29 ago. 2007

"And then I had always liked the old miracle and morality plays in which no word has any ambiguity at all. I don’t like ambiguity. I suppose it’s all right if the ambiguous things a work means are interesting and exciting, but often they’re not"

--Kenneth Koch, interview with David Shapiro

That's a pretty revealing statement. Imagine coming along in the 1950s and not liking ambiguity, that mainstay of New Critical and paleo-modernist poetics, and even deconstruction as it was practiced in the 80s. This explains a lot about why few people have written about Koch academically, even to this day. Even Frank O'Hara, no Robert Lowell himself, uses a lot of ambiguity. Ashbery too. Koch isn't fond of it.

I'm aware too that I read Koch more ironically than he in fact means to be. I think he wants to keep you guessing about his tone, so that the earnestness when it does appear is always framed by whimsy. That's another form of ambiguity.

Also, when a sophisticated, modern poet abjures ambiguity it is a different effect from a medieval play celebrating baby Jesus with no sense of irony. It's funny how I won't accept certain things in poetry when done bluntly, with no sense of style, but would accept the same thing if it were signalled to me somehow that the poet knows better but is doing it anyway. Rhyme, Shelleyan apostrophe, sentimentality, didacticism--they work in Koch but they wouldn't in a poet who hadn't worked out a way to make them work.

9 comentarios:

Andrew Shields dijo...

"would accept the same thing if it were signalled to me somehow that the poet knows better but is doing it anyway"—I find this idea quite compelling and potentially convincing, but if you have time, I'd like to see two brief examples, one from Koch, one from someone else, where in one case you see Koch signalling to you, and in the other you don't see the other poet signalling.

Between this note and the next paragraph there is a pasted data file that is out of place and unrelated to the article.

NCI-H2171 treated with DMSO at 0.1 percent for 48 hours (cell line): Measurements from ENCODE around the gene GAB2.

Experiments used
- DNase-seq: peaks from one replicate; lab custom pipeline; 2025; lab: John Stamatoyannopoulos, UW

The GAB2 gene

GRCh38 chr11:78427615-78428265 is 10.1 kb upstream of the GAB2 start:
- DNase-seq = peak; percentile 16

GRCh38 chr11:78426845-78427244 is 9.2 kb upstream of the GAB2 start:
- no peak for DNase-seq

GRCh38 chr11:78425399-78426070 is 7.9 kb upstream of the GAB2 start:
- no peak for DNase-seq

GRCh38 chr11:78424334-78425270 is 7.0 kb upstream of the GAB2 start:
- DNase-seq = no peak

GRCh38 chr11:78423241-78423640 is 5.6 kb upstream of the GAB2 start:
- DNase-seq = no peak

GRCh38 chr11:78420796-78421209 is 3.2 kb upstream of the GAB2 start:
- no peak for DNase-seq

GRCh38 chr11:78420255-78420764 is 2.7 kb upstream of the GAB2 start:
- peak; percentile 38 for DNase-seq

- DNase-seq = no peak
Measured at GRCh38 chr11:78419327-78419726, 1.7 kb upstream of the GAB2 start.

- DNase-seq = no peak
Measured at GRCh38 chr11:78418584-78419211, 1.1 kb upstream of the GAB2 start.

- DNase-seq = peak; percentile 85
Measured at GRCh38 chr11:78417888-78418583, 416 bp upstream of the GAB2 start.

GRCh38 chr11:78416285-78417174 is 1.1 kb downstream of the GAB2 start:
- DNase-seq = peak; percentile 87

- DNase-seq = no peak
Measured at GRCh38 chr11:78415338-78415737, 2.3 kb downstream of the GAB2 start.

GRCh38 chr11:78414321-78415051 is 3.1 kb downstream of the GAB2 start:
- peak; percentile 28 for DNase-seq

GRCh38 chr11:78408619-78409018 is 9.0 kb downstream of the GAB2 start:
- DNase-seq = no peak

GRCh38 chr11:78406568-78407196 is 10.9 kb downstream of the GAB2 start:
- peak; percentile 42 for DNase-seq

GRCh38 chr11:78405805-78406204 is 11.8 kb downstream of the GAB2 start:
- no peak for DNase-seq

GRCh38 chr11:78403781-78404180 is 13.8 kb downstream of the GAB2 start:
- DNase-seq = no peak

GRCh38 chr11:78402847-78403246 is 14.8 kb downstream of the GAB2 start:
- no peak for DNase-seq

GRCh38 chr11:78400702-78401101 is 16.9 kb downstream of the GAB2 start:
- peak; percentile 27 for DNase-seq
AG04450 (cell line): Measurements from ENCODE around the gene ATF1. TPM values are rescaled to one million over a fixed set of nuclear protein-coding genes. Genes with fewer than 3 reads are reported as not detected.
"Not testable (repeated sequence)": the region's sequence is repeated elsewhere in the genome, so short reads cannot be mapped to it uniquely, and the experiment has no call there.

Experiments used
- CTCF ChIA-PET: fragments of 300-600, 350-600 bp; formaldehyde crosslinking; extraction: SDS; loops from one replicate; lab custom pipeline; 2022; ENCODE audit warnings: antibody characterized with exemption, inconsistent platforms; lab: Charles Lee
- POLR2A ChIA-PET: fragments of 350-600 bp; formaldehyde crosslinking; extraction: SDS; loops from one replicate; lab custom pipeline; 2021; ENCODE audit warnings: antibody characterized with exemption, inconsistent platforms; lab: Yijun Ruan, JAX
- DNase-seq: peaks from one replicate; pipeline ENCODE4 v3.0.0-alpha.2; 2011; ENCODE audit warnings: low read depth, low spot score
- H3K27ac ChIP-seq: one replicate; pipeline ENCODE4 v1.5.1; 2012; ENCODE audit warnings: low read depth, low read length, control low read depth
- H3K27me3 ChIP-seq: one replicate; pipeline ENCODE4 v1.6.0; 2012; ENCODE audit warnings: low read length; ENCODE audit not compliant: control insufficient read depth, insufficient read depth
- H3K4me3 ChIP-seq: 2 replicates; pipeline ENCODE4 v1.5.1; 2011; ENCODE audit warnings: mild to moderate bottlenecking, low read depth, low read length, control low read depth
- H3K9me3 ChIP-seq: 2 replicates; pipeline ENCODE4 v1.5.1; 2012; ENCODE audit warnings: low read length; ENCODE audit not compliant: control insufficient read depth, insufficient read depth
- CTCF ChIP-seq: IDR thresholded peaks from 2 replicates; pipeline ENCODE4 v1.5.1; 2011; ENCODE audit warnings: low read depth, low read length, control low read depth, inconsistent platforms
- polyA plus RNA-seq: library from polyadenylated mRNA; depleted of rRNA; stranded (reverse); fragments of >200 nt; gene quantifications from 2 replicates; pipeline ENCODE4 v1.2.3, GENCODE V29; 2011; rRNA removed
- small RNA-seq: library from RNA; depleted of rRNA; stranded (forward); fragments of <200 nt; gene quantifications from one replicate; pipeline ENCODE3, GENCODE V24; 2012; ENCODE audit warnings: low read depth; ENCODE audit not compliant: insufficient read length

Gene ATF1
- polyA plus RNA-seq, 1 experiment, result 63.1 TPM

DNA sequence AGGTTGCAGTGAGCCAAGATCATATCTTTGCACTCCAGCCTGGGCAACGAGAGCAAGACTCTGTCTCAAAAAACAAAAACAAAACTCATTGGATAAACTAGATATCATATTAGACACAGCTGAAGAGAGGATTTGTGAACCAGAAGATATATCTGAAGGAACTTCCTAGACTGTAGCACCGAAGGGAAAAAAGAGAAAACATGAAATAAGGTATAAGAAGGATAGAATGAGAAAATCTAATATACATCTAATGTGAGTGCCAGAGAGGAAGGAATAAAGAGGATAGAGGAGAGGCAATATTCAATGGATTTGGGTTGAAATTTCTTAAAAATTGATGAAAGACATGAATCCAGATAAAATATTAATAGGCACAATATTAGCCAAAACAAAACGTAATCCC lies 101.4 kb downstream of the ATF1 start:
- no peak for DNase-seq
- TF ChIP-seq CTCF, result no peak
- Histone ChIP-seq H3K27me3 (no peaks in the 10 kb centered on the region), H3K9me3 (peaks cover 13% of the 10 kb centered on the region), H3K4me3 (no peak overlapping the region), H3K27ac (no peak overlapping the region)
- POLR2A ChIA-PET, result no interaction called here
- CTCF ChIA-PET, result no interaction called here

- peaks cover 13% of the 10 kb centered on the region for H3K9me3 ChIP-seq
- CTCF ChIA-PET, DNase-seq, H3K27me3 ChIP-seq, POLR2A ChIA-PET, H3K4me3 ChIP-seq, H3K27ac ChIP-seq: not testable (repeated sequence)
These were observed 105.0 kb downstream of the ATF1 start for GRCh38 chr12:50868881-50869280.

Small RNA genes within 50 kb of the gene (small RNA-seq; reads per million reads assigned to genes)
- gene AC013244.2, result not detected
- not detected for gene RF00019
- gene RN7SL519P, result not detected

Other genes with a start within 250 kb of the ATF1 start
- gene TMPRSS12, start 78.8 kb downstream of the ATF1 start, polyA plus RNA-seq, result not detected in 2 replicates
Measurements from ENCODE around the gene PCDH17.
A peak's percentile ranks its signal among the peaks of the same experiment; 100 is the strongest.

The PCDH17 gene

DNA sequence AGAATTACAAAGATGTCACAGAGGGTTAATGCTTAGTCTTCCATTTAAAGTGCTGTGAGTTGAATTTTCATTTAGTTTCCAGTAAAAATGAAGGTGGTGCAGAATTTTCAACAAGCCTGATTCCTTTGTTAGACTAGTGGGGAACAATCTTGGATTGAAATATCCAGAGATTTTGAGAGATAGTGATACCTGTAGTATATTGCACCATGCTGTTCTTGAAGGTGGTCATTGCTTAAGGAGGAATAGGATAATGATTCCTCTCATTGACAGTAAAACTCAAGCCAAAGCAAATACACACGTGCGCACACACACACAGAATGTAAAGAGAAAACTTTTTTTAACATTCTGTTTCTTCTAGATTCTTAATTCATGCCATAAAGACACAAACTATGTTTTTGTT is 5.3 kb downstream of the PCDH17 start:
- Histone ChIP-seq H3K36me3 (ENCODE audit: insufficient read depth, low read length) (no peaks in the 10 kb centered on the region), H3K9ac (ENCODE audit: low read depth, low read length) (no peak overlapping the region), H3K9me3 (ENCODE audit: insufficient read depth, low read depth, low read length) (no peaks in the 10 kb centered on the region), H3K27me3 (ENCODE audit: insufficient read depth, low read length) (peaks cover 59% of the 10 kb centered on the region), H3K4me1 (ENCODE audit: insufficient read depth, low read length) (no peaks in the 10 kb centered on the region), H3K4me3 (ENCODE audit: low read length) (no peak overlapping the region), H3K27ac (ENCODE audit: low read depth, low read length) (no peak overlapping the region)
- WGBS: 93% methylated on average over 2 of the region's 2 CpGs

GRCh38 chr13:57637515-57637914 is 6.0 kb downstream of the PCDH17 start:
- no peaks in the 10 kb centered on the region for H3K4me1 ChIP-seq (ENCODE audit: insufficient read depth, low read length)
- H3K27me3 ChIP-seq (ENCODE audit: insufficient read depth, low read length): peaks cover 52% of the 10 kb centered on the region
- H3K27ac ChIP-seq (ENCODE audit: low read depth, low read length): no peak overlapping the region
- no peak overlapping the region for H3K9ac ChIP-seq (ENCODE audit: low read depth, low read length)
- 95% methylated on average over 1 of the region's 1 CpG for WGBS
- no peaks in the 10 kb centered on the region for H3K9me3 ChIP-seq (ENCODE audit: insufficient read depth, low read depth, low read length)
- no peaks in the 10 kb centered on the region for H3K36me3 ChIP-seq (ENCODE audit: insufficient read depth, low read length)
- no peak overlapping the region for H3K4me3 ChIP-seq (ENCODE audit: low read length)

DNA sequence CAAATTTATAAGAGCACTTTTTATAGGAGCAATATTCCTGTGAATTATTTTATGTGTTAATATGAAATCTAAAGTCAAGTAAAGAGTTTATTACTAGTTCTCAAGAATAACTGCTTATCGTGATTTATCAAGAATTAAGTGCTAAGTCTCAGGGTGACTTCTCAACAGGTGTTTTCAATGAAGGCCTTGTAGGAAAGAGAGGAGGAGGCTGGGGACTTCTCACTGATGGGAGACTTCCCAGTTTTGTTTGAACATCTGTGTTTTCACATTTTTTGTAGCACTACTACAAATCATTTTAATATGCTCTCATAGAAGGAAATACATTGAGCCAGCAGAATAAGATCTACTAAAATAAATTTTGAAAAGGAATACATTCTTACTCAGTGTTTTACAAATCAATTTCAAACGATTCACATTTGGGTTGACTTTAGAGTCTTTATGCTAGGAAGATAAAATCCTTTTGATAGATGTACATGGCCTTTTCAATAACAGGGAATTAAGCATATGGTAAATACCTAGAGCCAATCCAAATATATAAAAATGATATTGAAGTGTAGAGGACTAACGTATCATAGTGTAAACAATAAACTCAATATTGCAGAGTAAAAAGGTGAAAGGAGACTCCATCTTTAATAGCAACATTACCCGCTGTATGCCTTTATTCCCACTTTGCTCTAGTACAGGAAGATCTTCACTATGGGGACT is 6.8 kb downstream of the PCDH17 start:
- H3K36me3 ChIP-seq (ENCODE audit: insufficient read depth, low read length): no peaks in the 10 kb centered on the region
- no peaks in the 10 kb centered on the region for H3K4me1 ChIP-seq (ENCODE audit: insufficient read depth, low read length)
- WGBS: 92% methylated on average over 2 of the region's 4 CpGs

Jonathan dijo...

I'll try to come up with some examples, very soon...

Andrew Shields dijo...

Looking forward to that! (And hey, no rush, when you find 'em, you find 'em.)

Jordan dijo...

Tone is pretty important, yes. Your remarks about earnestness and whimsy gesture toward the issue, but God! those aren't the terms, no offense to broggers with proprietary claims on those concepts. I don't think he even cared much for sincerity and irony; how awful would it be to be a third round draft pick for irony.

As for signaling, how is it not tautology to say that these déclassé tropes and modes only work when the poets know how to make them work.

I believe Kenneth to have had an entirely sincere interest in the sincerity of morality plays, Aucassin & Nicolette, boys' books, flatness (a la Roussel).

He did finally publish a few ambiguous poems toward the end of his life ("Paradiso," for example).

Jonathan dijo...

It's completely a tautology. I plead guilty to that. I meant that those demode, declasse poetic devices are not sitting there, available for use, but rather need to be rethought before being used. For example, rhyme. Rhyme is a modern device if your model is Byron, but not if your model is Tennyson.

Jordan dijo...

If the model is Tennyson does that make it postmodern?

But I see what you're saying -- I wonder now whether it doesn't imply a contract with the reader for the mutual respect of each other's humanity and capacity for free action. "I won't over-determine your reaction if you promise not to discourage my spontaneity."

Jonathan dijo...

I like that. I feel disrespect for my humanity if the poet wants to put something over on me, insult my intelligence like a Nigerian email spammer.

Joseph Duemer dijo...

". . . the earnestness when it does appear is always framed by whimsy."

This has sometimes turned me off Koch, though his great good humor usually carries the day. And though I love ambiguity, I actually have a lot of sympathy for sincerity. I mean that sincerely.

Irony is one kind of doubling, but there are others. Blake's "The Echoing Green" -- to take an example I was just teaching -- doubles back on itself & also doubles the point of view of the speaker, but I take the poem to be utterly sincere. (Hmmm. . . Or do I?)

Andrew Shields dijo...

"Rhyme is a modern device if your model is Byron, but not if your model is Tennyson."

I have to admit that my model is probably Bob Dylan. Where does that leave me?